by NATO Secretary General Jens Stoltenberg ahead of the meetings of NATO Foreign Ministers
Today we will prepare the ground for the meeting of NATO leaders here in Brussels in May.
Our transatlantic bond has been rock-solid for almost seventy years. It is vital for Europe, and vital for North America and it is especially important now, in times of serious challenges. When our Heads of State and Government meet in eight weeks, their agenda will include two key points.
First, fair burden-sharing to keep the transatlantic bond strong. We have started to increase defence spending, but we need to keep up the momentum and meet the pledge we have all made. This is about more funding, but it is not just about cash. It is also about investing in the capabilities we need and committing forces to NATO deployments. So it is about cash, capabilities, and commitments.
The second major topic will be stepping up NATO’s efforts to project stability and fight terrorism. We have made significant contributions for many years - from Afghanistan to the Balkans. But NATO has untapped potential to do more. In Iraq, we are already building the capacity of local forces. Including with life-saving training to counter improvised explosive devices and I hope we will be able to expand our support to new areas. As part of our broad international effort, NATO can and must make a real difference.
Over lunch, we will turn to NATO’s relations with Russia. Our key partners – the European Union, Finland and Sweden – will join our talks. We have a united position on Russia: strong defence and deterrence combined with dialogue and we are delivering on both.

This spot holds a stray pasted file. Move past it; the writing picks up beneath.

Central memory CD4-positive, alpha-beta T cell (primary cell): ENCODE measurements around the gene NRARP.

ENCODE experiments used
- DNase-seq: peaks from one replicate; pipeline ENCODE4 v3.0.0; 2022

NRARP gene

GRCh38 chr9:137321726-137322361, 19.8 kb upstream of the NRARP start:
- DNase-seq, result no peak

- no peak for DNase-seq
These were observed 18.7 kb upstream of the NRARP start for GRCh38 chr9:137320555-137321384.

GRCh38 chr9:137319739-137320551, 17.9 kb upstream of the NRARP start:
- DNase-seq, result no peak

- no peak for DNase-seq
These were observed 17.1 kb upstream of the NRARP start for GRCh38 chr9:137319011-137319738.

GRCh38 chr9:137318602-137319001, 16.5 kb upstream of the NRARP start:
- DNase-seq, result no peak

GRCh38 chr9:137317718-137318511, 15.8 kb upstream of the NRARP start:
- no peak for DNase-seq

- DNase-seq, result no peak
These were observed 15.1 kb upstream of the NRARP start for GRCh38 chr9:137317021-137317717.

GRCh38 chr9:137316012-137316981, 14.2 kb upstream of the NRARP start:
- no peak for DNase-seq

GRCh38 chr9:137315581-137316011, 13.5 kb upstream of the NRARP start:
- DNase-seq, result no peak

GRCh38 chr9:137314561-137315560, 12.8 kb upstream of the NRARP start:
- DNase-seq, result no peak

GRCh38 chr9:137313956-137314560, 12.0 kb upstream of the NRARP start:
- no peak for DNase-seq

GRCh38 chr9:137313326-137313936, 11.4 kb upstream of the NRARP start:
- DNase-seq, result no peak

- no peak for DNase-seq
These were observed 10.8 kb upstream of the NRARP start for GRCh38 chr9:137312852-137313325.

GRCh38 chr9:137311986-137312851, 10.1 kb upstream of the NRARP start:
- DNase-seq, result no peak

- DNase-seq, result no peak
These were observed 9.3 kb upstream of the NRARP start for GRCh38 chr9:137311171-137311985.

We will close the ministerial meeting with a meeting of the NATO-Ukraine Commission. A strong sign of our continued commitment to Ukraine. Our support is both political and practical.
And we are providing assistance in areas including cyber defence, command and control, and medical rehabilitation.
And with that, I’m ready for your questions.
Q (WSJ): Mr Secretary General, do you think Americans are pushing too much on defence spending? Do they need to listen to the European explanations about capabilities being just as important? And secondly, do you think Mr Tillerson ruffled feathers here with the scheduling snafu? Are there doubts about the value he places on the Alliance?
SECRETARY GENERAL: We have to remember that defence spending, increased defence spending, is something 28 Allies agreed together in 2014. We were together – the US, Canada and all the NATO Allies from Europe – sitting around the same table, and we decided to stop the cuts in defence spending, gradually increase and then move towards 2% within a decade. So increased defence spending is not about pleasing the United States. It is about investing more in European security because it is important for Europe. Europe is close to the turmoil, the violence we see in North Africa, in the Middle East, Iraq, Syria. And Europe is close to a more assertive Russia, willing to use force against a neighbour, in Ukraine. So investing in defence is in the interest of Europe, and therefore all European Allies agreed when we decided in 2014 to invest more in our collective security.
Then on the rescheduling, I would just say that Foreign Ministers are busy people. And it happens that planned dates don’t work. And I’m happy that we were able to reschedule the meeting, and to have a meeting today, to actually advance the meeting. And I think that the fact that we were able to reschedule the meeting on such a short notice illustrates the flexibility of the Alliance. But perhaps more importantly, it illustrates the commitment of all Allies to NATO and the transatlantic bond. And it is important that we meet, especially now when we see greater security challenges and we need to strengthen the transatlantic bond.
I’m looking forward to welcoming Secretary Tillerson here at the Foreign Ministerial meeting later today, as I was able to welcome Vice President Pence to NATO some weeks ago, and also Secretary Mattis to the defence ministerial meeting. So we see a strong US commitments to NATO, to the transatlantic bond. Not only in words, but also in deeds – by participating in NATO meetings but more importantly by deploying more US forces in Europe.
Q (CNN): Can you speed up the 2% of spending on defence of the GDP?